This encounter with the weird took place in an unexpected location – my hometown. It was unexpected, because childhood is largely when certain things about the world are normalized for us. Therefore, one would expect the place where I spent these formative years to be the epicenter of “right”, with everything in it tinted with memories of simpler, less complicated times. However, “home” itself is a strange concept. The idea of being “from” somewhere is based largely around older, antiquated concepts of inclusion and otherness. After all, a town is just part of county, which is part of a state, which is part of a country, which is part of the world. If I can say that I am from Ocoee, FL, can I not also say that I am from the hospital where I was born. I certainly could, but many would say that this is a meaningless distinction. If drawing this boundary is senseless, then an argument could be made that all such distinctions are illogical. Greta Gaard would certainly agree with this theory. She points out that western culture has traditionally relied on “value dualisms”, which are ideologies that separate the world into opposing sides, wherein both sides never commingle, and where one side is viewed as superior (Gard 115-116). Furthermore, she claims that the superior side relies on the oppressed side to manifest its own identity through processes such as backgrounding and incorporation (Gard 116). When people draw distinctions between where they are from, and where other people are from, they are usually trying to establish a value hierarchy that places their background above that of others. They create a line between “us” and “them”, so that they can feel more connected to the group they are a part of while also elevating it. Again, this is strange when one considers that we are from the same Earth.

Since we are all from the same Earth, it is not surprising that weirdness can be found anywhere, especially in my hometown. In this particular instance, I came across 20170429_170004something that I might not have considered weird before taking “Weird(ing) Nature”, due to my previous lack of concern with the killing of animals. It was a taxidermy shop located in the center of my town. In it were the stuffed skins of animals which were killed presumably for sport. Some of the specimens included antelopes, deer, a duck, and a bobcat.  These were once living creatures whose bodies were taken as trophies, and this struck me as weird for several reasons. One relates again to the work of Gaard, who claims that one of the main dualisms that western culture propagates is between humanity and nature (116). We like to see ourselves as superior and better than non-human animals because we assess them as lacking some fundamental characteristics that we possess, such as reason or language. Regardless of the fact that we have no definitive proof that they do not possess these traits, the fact that these traits are the ones by which we judge superiority is both arbitrary and biased. If, for instance, we judged superiority by one’s possession of claws, humans may not measure up so well. It is for that reason that most people do not do so, and instead pick categories that unfairly give the upper hand to humans, while conveniently robbing all other animals of ethical consideration. The hunters and the taxidermist have worked together to take creatures of moral standing that should be equal to that of humans, kill them, and then turn their bodies into decorations. If someone did this to a human, it would not only be weird, it would be completely illegal. Therefore, it is weird that such a practice can be prominently displayed in the heart of a town.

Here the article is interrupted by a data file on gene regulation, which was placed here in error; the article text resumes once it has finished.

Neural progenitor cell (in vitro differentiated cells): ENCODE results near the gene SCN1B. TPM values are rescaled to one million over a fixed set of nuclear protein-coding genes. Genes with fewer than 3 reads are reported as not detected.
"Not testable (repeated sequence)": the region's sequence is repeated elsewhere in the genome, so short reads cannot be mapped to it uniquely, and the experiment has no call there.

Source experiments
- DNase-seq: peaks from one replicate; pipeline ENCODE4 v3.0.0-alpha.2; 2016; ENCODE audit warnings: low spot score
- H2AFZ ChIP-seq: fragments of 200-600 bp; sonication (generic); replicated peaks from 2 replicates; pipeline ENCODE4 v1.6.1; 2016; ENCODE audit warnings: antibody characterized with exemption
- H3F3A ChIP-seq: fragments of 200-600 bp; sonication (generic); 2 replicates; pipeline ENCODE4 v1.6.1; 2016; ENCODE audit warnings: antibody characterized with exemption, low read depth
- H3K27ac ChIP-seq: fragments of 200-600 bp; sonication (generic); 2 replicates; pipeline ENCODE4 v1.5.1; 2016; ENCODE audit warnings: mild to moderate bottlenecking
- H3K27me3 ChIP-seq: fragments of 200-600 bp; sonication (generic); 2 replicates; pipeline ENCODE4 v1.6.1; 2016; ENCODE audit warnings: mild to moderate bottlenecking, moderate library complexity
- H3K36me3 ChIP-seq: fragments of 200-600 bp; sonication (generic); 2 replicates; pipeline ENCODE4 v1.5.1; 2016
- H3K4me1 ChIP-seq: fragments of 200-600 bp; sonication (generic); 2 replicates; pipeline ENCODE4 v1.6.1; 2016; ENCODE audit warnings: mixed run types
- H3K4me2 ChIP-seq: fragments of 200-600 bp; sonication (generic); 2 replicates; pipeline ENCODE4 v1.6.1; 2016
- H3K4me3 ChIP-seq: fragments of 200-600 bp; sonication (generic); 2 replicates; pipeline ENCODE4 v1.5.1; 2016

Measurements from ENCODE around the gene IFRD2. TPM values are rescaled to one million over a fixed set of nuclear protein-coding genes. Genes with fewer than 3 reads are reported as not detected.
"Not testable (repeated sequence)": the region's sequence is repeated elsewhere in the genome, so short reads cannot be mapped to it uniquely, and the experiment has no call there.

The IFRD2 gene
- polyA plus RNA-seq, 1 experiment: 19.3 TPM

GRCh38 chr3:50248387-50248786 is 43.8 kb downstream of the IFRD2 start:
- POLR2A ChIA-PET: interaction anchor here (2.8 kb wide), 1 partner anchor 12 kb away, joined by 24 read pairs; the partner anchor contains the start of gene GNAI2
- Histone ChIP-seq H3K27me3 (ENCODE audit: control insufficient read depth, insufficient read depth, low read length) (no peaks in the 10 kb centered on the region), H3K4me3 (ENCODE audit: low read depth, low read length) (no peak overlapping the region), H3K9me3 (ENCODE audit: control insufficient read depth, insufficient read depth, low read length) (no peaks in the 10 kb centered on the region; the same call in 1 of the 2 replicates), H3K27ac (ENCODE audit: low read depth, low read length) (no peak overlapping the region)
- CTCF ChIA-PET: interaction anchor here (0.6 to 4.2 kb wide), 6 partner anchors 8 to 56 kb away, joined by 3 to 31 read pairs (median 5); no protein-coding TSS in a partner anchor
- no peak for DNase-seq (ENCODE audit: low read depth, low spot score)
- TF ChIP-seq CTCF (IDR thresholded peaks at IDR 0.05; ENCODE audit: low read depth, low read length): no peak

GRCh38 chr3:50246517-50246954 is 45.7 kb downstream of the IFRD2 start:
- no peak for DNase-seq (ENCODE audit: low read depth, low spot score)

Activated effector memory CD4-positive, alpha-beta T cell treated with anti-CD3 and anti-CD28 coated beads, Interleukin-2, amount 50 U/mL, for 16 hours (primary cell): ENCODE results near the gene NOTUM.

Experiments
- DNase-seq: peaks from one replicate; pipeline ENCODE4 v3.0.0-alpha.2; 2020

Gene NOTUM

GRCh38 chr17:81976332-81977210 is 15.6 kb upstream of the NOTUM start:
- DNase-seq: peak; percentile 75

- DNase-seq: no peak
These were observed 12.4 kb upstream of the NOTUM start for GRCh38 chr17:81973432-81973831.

It is also weird when one considers the work of Deborah Bird Rose, who has written much about death narratives, which are the stories we tell about the lives and deaths of creatures, but which are also the gifts that an individual gives to others through the act of dying (64). For instance, when an animal dies, its body breaks down20170429_165946
and returns nutrients to the Earth, allowing others to live. The act of taxidermy goes against this death narrative, at least partially. When the skin of the animal is taken and stuffed, chemicals are added to it which prevent it from decomposing and returning to the environment. According to Rose, this prevents the death of these animals from being “twisted back into life”, making their deaths meaningless (64-65). In fact, it could actually be said that it twists it into more death, because other humans may see the “trophies” and think to themselves, ‘I would like to have a deer head to hang in my home… I should go out and kill one.’ What is strange is the fact that the hunters and taxidermist not only kill, bu that they kill and then use a part of the animals for nothing more than frivolous decoration. For this reason, as well as the other two previously discussed, this was a weird encounter.


Works Cited

Gaard, Greta. “Toward a Queer Ecofeminism .” Hypatia 12.1 (1997): 114-37. Print.

Rose, Deborah Bird. “Judas Work: Four Modes of Sorrow.” Environmental Philosophy 5.2 (2008): 51-66. Print.



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